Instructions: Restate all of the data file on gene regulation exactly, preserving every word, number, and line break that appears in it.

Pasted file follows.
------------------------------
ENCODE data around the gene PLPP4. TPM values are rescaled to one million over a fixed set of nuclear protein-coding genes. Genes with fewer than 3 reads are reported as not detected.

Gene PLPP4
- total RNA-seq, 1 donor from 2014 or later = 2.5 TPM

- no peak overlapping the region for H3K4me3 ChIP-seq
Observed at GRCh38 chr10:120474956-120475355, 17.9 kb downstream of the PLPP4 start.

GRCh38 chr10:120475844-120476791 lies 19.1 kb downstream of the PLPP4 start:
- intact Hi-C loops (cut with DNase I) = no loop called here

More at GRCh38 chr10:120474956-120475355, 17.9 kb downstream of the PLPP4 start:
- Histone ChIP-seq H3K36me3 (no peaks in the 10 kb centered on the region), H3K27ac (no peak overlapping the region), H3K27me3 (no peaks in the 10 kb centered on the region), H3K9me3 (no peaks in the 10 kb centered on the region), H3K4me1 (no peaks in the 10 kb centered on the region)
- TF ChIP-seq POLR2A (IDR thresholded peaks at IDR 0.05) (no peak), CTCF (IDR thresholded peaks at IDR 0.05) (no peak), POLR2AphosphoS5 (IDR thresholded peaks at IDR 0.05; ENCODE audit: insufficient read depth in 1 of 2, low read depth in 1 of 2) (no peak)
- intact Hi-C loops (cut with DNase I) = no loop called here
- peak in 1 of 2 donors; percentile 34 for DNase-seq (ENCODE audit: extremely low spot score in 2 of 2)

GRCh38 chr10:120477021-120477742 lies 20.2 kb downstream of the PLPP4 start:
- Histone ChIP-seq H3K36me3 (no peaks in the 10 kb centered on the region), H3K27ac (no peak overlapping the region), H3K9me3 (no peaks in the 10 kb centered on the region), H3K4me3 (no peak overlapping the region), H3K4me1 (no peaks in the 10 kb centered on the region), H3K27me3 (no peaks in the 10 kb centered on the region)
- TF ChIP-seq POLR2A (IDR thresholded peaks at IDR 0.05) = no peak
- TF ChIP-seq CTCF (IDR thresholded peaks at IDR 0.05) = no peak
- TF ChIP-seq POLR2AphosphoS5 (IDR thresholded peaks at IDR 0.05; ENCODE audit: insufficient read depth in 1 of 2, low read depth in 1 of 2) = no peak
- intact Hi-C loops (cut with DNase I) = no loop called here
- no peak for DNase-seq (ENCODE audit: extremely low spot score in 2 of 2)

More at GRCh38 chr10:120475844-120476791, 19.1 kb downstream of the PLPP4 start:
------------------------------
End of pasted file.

ENCODE data around the gene PLPP4. TPM values are rescaled to one million over a fixed set of nuclear protein-coding genes. Genes with fewer than 3 reads are reported as not detected.

Gene PLPP4
- total RNA-seq, 1 donor from 2014 or later = 2.5 TPM

- no peak overlapping the region for H3K4me3 ChIP-seq
Observed at GRCh38 chr10:120474956-120475355, 17.9 kb downstream of the PLPP4 start.

GRCh38 chr10:120475844-120476791 lies 19.1 kb downstream of the PLPP4 start:
- intact Hi-C loops (cut with DNase I) = no loop called here

More at GRCh38 chr10:120474956-120475355, 17.9 kb downstream of the PLPP4 start:
- Histone ChIP-seq H3K36me3 (no peaks in the 10 kb centered on the region), H3K27ac (no peak overlapping the region), H3K27me3 (no peaks in the 10 kb centered on the region), H3K9me3 (no peaks in the 10 kb centered on the region), H3K4me1 (no peaks in the 10 kb centered on the region)
- TF ChIP-seq POLR2A (IDR thresholded peaks at IDR 0.05) (no peak), CTCF (IDR thresholded peaks at IDR 0.05) (no peak), POLR2AphosphoS5 (IDR thresholded peaks at IDR 0.05; ENCODE audit: insufficient read depth in 1 of 2, low read depth in 1 of 2) (no peak)
- intact Hi-C loops (cut with DNase I) = no loop called here
- peak in 1 of 2 donors; percentile 34 for DNase-seq (ENCODE audit: extremely low spot score in 2 of 2)

GRCh38 chr10:120477021-120477742 lies 20.2 kb downstream of the PLPP4 start:
- Histone ChIP-seq H3K36me3 (no peaks in the 10 kb centered on the region), H3K27ac (no peak overlapping the region), H3K9me3 (no peaks in the 10 kb centered on the region), H3K4me3 (no peak overlapping the region), H3K4me1 (no peaks in the 10 kb centered on the region), H3K27me3 (no peaks in the 10 kb centered on the region)
- TF ChIP-seq POLR2A (IDR thresholded peaks at IDR 0.05) = no peak
- TF ChIP-seq CTCF (IDR thresholded peaks at IDR 0.05) = no peak
- TF ChIP-seq POLR2AphosphoS5 (IDR thresholded peaks at IDR 0.05; ENCODE audit: insufficient read depth in 1 of 2, low read depth in 1 of 2) = no peak
- intact Hi-C loops (cut with DNase I) = no loop called here
- no peak for DNase-seq (ENCODE audit: extremely low spot score in 2 of 2)

More at GRCh38 chr10:120475844-120476791, 19.1 kb downstream of the PLPP4 start: